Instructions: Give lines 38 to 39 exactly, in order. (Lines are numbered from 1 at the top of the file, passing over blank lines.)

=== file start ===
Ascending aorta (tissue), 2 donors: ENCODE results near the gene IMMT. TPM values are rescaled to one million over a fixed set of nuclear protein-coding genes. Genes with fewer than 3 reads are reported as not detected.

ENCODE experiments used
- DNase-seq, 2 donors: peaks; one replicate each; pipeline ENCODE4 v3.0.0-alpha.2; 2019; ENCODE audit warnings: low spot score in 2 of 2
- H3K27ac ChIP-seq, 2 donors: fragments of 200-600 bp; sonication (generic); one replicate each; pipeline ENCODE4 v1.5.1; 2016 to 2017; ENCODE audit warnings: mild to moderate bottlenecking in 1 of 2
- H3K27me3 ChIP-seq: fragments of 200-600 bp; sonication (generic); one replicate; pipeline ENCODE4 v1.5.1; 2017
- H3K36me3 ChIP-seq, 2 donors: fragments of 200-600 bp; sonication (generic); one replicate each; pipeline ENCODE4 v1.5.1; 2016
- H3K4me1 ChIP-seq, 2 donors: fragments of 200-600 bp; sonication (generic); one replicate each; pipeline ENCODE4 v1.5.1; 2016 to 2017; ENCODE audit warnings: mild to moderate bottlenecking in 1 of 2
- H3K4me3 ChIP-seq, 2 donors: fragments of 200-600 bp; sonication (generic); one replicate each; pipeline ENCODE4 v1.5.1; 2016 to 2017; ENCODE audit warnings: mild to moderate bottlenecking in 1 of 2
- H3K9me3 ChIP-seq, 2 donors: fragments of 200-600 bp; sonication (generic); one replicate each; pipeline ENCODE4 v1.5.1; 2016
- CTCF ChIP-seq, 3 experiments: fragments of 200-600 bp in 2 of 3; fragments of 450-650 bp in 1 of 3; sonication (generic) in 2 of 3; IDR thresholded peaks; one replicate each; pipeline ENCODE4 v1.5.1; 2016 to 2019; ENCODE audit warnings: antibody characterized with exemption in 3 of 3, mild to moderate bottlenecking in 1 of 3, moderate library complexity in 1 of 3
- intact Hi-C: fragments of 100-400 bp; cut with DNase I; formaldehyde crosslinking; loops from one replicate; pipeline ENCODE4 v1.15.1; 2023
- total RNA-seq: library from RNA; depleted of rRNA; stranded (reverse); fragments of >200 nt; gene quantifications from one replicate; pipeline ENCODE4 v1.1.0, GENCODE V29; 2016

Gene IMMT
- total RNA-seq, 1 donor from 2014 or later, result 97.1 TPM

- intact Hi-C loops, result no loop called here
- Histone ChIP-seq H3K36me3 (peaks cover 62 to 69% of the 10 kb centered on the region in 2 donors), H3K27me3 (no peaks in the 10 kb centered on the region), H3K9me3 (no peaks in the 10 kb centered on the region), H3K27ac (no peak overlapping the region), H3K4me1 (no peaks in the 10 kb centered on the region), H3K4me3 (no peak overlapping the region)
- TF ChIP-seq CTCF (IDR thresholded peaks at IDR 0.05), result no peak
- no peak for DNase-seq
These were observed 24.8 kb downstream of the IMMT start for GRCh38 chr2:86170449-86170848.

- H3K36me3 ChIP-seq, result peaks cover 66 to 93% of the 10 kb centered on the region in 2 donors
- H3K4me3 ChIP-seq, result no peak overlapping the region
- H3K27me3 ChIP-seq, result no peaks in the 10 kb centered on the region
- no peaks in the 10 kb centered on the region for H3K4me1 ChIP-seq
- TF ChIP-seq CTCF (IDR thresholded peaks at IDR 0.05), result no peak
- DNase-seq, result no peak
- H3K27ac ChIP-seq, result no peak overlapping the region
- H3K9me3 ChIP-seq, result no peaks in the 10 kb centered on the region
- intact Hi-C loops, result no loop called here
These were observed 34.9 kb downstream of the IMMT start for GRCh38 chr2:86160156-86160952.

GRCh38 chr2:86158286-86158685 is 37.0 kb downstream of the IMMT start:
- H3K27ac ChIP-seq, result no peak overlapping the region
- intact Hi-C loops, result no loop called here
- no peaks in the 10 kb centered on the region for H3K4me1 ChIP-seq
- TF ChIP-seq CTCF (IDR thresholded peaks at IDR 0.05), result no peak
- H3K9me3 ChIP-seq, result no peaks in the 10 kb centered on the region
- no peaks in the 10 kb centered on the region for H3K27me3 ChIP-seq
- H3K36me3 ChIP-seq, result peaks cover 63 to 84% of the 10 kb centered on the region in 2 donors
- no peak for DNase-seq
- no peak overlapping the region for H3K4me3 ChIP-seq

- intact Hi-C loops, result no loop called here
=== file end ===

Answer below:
- no peak for DNase-seq
- no peak overlapping the region for H3K4me3 ChIP-seq